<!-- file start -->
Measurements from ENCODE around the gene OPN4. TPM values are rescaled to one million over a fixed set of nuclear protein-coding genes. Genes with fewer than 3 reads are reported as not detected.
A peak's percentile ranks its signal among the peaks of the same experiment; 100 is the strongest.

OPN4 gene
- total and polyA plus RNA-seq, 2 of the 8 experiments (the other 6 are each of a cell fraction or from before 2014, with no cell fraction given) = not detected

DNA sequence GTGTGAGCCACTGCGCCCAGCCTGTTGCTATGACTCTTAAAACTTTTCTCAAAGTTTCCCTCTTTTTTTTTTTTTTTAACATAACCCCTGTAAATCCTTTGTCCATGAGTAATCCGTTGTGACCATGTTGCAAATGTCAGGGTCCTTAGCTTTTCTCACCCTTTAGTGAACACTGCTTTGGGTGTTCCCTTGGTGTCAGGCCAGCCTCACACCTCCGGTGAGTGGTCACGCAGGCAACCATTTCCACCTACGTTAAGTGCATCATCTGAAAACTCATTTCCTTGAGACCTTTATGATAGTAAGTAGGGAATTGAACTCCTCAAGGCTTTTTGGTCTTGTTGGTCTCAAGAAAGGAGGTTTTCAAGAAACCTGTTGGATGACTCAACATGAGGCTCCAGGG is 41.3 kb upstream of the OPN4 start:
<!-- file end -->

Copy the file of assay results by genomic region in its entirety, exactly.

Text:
Measurements from ENCODE around the gene OPN4. TPM values are rescaled to one million over a fixed set of nuclear protein-coding genes. Genes with fewer than 3 reads are reported as not detected.
A peak's percentile ranks its signal among the peaks of the same experiment; 100 is the strongest.

OPN4 gene
- total and polyA plus RNA-seq, 2 of the 8 experiments (the other 6 are each of a cell fraction or from before 2014, with no cell fraction given) = not detected

DNA sequence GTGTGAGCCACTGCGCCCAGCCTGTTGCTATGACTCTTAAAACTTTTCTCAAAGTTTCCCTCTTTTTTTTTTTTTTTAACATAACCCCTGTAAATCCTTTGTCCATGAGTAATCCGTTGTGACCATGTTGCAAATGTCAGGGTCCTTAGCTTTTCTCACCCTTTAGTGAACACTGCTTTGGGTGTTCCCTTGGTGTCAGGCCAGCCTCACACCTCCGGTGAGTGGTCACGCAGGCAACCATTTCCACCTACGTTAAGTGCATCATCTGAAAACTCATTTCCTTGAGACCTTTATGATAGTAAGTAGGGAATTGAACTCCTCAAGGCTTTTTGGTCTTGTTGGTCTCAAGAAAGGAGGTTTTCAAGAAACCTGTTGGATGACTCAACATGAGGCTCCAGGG is 41.3 kb upstream of the OPN4 start: